Meet The Manager

| September 11, 2019 | Reply

“Welcome to passengers arriving on Platform 9. Just to let you know we’re hosting a Meet the Manager event on the concourse today. This is your chance to meet senior managers and share any questions or concerns you have about our services…”

Can you get a better start to the day than that?!

I suppose if you’re the senior manager of the train company, the answer is a resounding yes.

They must hate those things with a passion. I’d love to get a live feed of a manager’s internal monologue as they endure the public from behind a frozen grin.

“And precisely how many train services have you been responsible for running, you mouthy peasant? Have you any idea how complicated this is? You want us to run more services so you can get a seat, but you’re sick of trains going slowly when there’s congestion on the line. THINK BEFORE YOU OPEN YOUR HOLE, THERE’S A TRADE OFF!”

They always seem to put these things on during rush hour. It’s a smart move – it makes it look like they’re keen to meet loads of people, but actually everyone is in a rush so they can’t stop (especially if their train was late).

Certainly that’s why I’ve never stopped to meet a manager. If I ever do, I think I’ll ask for an autograph.

Ideally there’ll be someone right in the middle of a marathon moan, so I can interrupt and enjoy their empurpled face as I lavish praise on their adversary.

“Can I just say, I’m a huge fan of your train company. I’ve got all your timetables. Can I get a selfie?”

I feel the poor sods need the support.

Now, you might be thinking I’m misguided there. That these are senior managers, paid well, and this is part of their job.

To which I’d reply, “No”.

To quote a well-known parable, don’t hate the player, hate the game.

We’re encouraged to hate on management types as it distracts us from opposing the system they’re a part of.

Meet the Manager is the latest in a long line of corporate wheezes that seek to convince us that Business is human and kind and not a collection of sociopathic entities that make a virtue of subordinating everything and everyone to the Holy Goal of More Money.

If you don’t believe me, pick a random company and take a look at their articles of association or read their annual report.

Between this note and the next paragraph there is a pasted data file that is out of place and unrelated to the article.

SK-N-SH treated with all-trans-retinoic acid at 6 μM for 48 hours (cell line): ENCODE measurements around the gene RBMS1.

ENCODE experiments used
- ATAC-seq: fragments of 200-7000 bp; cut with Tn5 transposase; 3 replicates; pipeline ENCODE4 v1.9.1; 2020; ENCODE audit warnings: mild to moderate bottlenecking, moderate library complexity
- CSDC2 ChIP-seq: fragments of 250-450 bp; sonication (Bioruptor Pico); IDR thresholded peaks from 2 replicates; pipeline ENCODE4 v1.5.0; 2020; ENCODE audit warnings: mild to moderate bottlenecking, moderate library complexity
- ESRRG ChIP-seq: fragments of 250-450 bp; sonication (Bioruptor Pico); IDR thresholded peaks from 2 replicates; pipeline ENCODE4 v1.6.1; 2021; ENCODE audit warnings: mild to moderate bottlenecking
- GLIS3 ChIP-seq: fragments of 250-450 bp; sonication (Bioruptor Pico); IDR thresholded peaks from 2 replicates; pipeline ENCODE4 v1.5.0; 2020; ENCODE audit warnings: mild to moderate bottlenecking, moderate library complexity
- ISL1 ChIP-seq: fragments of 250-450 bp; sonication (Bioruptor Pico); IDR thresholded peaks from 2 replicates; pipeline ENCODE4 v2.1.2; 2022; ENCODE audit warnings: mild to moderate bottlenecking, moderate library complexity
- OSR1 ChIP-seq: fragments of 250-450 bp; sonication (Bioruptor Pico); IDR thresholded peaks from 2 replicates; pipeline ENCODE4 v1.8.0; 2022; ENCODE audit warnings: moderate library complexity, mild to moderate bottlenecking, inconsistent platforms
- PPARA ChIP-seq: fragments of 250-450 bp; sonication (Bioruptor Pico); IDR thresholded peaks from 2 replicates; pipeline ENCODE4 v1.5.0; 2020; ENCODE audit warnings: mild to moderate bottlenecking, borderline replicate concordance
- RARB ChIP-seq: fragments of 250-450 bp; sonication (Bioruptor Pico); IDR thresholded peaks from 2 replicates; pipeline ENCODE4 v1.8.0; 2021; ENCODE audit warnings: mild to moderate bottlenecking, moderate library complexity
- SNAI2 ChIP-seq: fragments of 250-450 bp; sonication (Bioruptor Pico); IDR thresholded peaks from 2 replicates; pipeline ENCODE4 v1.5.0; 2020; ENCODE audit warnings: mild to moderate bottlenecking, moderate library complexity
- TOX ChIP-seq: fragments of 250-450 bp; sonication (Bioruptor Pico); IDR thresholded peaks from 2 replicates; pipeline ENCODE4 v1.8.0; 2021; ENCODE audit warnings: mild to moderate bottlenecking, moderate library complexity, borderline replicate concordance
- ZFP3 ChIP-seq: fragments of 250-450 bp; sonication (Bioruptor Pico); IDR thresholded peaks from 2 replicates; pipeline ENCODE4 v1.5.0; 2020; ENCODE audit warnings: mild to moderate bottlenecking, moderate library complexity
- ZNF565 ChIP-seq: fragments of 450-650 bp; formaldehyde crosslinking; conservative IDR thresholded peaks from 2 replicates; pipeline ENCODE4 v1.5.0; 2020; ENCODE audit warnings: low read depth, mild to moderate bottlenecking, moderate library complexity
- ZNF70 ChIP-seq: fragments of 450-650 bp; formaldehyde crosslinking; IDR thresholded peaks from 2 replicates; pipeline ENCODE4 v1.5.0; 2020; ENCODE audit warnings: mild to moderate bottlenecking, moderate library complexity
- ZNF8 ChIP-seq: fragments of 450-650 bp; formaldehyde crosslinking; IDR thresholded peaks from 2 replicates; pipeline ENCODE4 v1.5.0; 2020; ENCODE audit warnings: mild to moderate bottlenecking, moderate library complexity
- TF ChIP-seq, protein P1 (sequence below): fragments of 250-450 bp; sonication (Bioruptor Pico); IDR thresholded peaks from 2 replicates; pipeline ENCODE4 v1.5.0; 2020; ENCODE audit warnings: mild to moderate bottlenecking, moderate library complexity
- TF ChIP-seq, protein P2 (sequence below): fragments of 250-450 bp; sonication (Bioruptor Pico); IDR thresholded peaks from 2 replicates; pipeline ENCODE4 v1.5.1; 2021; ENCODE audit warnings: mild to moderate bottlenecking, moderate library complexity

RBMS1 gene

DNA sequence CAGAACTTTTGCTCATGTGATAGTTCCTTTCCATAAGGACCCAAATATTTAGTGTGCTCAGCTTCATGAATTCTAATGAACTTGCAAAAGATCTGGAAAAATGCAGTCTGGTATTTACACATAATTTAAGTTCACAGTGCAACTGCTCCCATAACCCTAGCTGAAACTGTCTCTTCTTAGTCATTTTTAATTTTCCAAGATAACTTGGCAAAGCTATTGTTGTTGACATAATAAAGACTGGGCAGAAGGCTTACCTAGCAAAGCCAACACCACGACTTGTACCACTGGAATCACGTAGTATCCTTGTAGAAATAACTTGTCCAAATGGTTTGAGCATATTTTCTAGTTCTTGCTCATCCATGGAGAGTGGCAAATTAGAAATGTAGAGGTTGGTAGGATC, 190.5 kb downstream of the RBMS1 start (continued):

Odds on, what you read will be all about making their shareholders richer and that’s basically all that matters.

It’s not necessarily wrong that companies are run in this way. You can prevent a lot of bad behaviour and encourage good stuff by having rules and laws and enforcing them properly.

Let Business prioritise profit, and punish it if it takes the piss.

Except, Business has a habit of whining that rules get in the way, as if that’s automatically a bad thing.

Behind the scenes they lobby and spin, while we see various initiatives designed to show they’re Listening.

It’s as tedious as the constant attempts many companies make to show how they’re Different.

I was once tasked with writing a load of web pages for a company. Every brief revolved around showing how they were different (without ever fully explaining how).

I had absolutely no idea how to write a website, so I went online.

Reams and reams of articles, written in that annoying way those things are that’s all about getting them to the top of Google for a particular search term.

All of them imploring people writing web pages for businesses to show why that business is Different.

We can’t all be different. It’s not entirely clear why we should always want to be.

On a related note – because I’ve gone into full lifestyle columnist mode – I will never understand the concept of keeping up with fashion.

I see people spending hours reading websites all about what’s in fashion. Then they buy the clothes on those sites.

You’d be forgiven for thinking, therefore, that the object of the exercise is to wear what other people are wearing.

Logically, turning up to an event and finding someone else is wearing the same clothes should be a source of delight. A sure sign that both of you are doing it right.

We all know that’s not how it works.

Everyone wants to be Different. While also fitting in.

The truth is, none of us is special, businesses only care about themselves, and the managers of train companies no more care about your views as you care about their feelings.

On that cheery note, have a super day.

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